With Competition Fierce, Even Elite Law Firms Resort to the Unusual

By Elizabeth Olson, NY Times

America’s law firms, even the most prominent, are mired in an era of noticeably modest growth and volatility in the industry, and 2017 promises to be no better.

Fierce competition is prompting firms to take unusual steps to bolster their profiles. Top firms are hiring groups of lawyers to expand specific practice areas, changing pay practices, jettisoning or demoting some partners and staff members and seeking ways to distinguish their brands to set them apart from competitors.

Beyond that, the top-drawer firms are increasingly jostling with one another to win lucrative legal work. It is getting tougher for firms to hang onto traditional portfolios of corporate business and avoid elbowing from rivals.

“It was a growth story in the 1990s, but since 2008, it’s a more competitive world where there is less growth,” said Jeffrey C. Hammes, the chairman of Kirkland & Ellis, a major Chicago-based firm with some 1,800 lawyers worldwide.

The traditional bonds of partnership, if not being undone, are at least being frayed by the rising numbers of partners leaving one big firm for another. Kirkland, for example, last fall brought aboard Paul D. Clement, a former United States solicitor general, and all 17 colleagues from the boutique appellate firm Bancroft P.L.L.C. The bold stroke gave Kirkland singular depth in a prestigious practice area, but may also have had unintended fallout.

Since that deal, announced in September, Kirkland’s latest overhaul of its partner compensation system — where average profits per partner are about $3.6 million, according to reports in legal publications — took what some see as a surprise twist. The revamp appeared to shift higher awards to lawyers who handle corporate work, the reports said, leaving some litigation partners to complain privately that their work was being undervalued. Mr. Hammes did not comment on the pay shift.

In the past, recruiting a superstar to jump to a new firm was rare, and a few top-of-the-line firms still avoid such hires on grounds that they undercut the profession’s image and damage morale. But unexpected moves like Mr. Clement’s hiring are becoming a new normal for law firm viability as firms poach illustrious lawyers in a quest to raise their profiles, and revenue, according to those who study the legal industry.

Last year, Kevin Arquit, a business competition specialist, left Simpson Thacher & Bartlett to become head of an antitrust legal team at Weil Gotshal & Manges. He joined a former colleague, Steven Newborn. And Scott A. Barshay, one of the best-known mergers and acquisitions specialists, who had 25 years at the premier firm Cravath, Swaine & Moore, jolted the legal community by leaving. His new home is another top-flight firm, Paul, Weiss, Rifkind, Wharton & Garrison, with its leading merger and anti-activist shareholder practices, where he became its global head of mergers.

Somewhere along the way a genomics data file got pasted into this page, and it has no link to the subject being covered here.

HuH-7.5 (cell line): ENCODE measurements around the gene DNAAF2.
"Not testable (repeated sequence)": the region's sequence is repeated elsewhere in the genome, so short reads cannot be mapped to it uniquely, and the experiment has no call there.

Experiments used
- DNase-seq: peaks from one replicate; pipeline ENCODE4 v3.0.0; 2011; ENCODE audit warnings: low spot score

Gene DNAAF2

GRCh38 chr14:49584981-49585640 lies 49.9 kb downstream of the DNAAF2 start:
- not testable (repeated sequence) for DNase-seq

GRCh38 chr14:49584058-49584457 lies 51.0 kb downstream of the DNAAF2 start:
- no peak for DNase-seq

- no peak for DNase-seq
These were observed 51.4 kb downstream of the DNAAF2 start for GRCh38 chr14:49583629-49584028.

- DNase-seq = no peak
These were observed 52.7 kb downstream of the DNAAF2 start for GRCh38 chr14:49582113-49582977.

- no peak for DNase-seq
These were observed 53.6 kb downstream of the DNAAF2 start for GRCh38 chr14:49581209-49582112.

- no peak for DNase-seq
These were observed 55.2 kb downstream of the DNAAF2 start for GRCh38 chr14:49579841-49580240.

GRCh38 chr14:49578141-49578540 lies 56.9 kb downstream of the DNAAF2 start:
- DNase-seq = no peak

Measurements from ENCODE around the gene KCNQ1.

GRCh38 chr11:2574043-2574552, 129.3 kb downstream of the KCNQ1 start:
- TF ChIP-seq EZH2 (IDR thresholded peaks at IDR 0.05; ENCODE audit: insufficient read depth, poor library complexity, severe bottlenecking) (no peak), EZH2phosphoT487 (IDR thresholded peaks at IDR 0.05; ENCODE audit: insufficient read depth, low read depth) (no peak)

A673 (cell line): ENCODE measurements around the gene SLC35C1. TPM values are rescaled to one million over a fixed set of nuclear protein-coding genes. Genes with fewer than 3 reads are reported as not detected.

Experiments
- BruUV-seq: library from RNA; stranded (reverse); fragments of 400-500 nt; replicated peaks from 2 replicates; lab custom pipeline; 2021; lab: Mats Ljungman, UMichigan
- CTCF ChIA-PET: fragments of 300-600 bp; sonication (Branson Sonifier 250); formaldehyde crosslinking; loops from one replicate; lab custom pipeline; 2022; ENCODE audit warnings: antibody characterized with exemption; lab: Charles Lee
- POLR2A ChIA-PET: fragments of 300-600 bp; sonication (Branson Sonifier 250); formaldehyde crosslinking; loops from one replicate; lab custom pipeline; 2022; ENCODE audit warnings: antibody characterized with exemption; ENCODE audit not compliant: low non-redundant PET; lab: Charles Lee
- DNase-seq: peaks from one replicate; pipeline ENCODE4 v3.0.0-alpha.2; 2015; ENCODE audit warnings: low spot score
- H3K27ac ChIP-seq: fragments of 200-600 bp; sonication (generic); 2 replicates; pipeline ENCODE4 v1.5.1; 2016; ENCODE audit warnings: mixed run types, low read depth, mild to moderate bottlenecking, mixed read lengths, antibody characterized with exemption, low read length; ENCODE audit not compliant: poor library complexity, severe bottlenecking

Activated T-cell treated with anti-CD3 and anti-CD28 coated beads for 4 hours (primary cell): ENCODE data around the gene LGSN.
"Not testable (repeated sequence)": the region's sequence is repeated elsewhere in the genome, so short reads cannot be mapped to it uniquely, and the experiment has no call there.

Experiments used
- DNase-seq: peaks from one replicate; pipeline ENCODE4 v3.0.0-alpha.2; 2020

A “strong distinct brand is vital to the most successful firms,” said Gretta Rusanow, the head of advisory services at Citi Private Bank Law Firm Group, which recently examined the performance of a group of about 50 large firms from 2010 to 2015.

Being the leading experts and trusted advisers “in a select number of practice areas and, increasingly, industry sectors enabled them to attract higher rates,” she said, “and higher rate increases as clients have been prepared to pay comparatively more for what they perceive as high-value legal advice.”

Mr. Barshay’s former employer, which reportedly paid him about $3.4 million annually, embraced the traditional “lock step” system of pay by seniority, designed to cement loyalty and camaraderie among partners. But Paul, Weiss and some other platinum firms offer higher pay because they tie compensation to the amount of legal business a partner generates for the firm.

Firms are also increasing financial incentives for their lowest-ranked lawyers. Cravath, Swaine & Moore led a wave of firms in June to increase salaries of first-year associates to $180,000, but it did not raise year-end bonuses for associates from 2015 levels. Higher salaries come as corporate merger activity dropped 22 percent over the same period last year, according to Thomson Reuters.

Law firm spending outstripped demand in the first three fourths of last year, according to an annual review by Citi and Hildebrandt Consulting. Expenses, including last summer’s junior lawyer pay raises, rose 3.4 percent while demand for law firm services grew a mere 0.3 percent. Law firms were able to offset that imbalance by charging higher rates, up some 3.2 percent, bringing overall growth through September to 3.7 percent.

Firm mergers are also expected to continue. To date most such mergers are among small and medium-size firms, but the combination in 2016 of the prestigious Arnold & Porter law firm, based in Washington, with the New York firm Kaye Scholer brought the prospect of consolidations more firmly into view.

“There will be more merger activity,” predicted John Cashman, a vice president at Major, Lindsey & Africa, a legal recruiter. Such combinations are not a snap, he warned, because “every firm wants to be the acquirer.”



Read more of this article at The New York Times.

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